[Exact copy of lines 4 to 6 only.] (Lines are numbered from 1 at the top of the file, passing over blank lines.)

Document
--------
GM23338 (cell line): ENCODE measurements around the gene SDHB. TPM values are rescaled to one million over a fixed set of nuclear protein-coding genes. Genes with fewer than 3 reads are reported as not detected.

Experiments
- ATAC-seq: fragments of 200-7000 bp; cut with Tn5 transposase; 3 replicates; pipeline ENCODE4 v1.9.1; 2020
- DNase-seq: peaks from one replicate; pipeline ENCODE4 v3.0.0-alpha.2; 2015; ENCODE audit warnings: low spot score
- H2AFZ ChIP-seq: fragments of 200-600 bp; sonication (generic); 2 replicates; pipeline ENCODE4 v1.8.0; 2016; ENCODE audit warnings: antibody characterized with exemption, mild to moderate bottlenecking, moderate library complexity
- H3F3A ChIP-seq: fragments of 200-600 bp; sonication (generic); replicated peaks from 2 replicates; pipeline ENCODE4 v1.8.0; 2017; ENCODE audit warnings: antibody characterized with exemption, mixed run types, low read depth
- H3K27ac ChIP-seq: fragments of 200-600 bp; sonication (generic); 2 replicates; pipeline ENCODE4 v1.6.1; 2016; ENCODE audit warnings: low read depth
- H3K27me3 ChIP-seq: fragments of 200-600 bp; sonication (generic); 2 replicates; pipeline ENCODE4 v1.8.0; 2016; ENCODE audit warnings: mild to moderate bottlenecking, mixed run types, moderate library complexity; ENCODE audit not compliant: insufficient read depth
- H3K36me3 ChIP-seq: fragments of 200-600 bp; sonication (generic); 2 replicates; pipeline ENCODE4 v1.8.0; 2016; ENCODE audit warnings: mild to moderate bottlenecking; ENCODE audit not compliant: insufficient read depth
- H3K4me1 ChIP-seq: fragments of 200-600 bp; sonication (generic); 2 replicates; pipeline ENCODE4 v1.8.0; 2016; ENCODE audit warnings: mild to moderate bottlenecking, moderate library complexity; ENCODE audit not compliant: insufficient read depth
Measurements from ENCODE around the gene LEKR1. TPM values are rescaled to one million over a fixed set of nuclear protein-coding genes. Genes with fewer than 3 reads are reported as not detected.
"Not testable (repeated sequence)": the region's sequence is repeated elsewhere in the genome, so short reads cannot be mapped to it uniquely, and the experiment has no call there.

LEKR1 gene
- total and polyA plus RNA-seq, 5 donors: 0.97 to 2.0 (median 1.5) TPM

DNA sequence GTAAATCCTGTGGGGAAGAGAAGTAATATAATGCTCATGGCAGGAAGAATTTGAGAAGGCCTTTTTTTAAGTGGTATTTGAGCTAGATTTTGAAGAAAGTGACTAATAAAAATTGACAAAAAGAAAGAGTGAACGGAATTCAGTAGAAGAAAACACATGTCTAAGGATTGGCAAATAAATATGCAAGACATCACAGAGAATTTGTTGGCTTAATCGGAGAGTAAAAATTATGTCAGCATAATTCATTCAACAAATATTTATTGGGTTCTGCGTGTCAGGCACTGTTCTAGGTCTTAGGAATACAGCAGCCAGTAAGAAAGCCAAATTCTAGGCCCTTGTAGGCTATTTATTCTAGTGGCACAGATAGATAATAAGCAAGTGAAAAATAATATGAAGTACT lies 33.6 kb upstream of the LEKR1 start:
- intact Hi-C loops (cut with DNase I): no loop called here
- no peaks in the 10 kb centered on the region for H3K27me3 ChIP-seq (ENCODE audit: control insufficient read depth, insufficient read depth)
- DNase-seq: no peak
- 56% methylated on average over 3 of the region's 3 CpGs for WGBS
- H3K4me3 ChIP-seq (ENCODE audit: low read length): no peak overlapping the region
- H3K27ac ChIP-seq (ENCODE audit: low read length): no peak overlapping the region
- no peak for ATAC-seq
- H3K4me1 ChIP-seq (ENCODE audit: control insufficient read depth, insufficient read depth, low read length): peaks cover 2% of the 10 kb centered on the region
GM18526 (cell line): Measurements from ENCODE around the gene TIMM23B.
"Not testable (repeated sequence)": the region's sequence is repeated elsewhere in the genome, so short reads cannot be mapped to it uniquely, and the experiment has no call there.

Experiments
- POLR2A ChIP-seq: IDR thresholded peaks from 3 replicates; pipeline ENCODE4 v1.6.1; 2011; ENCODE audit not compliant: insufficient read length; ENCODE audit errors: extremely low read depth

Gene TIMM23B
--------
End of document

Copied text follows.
- DNase-seq: peaks from one replicate; pipeline ENCODE4 v3.0.0-alpha.2; 2015; ENCODE audit warnings: low spot score
- H2AFZ ChIP-seq: fragments of 200-600 bp; sonication (generic); 2 replicates; pipeline ENCODE4 v1.8.0; 2016; ENCODE audit warnings: antibody characterized with exemption, mild to moderate bottlenecking, moderate library complexity
- H3F3A ChIP-seq: fragments of 200-600 bp; sonication (generic); replicated peaks from 2 replicates; pipeline ENCODE4 v1.8.0; 2017; ENCODE audit warnings: antibody characterized with exemption, mixed run types, low read depth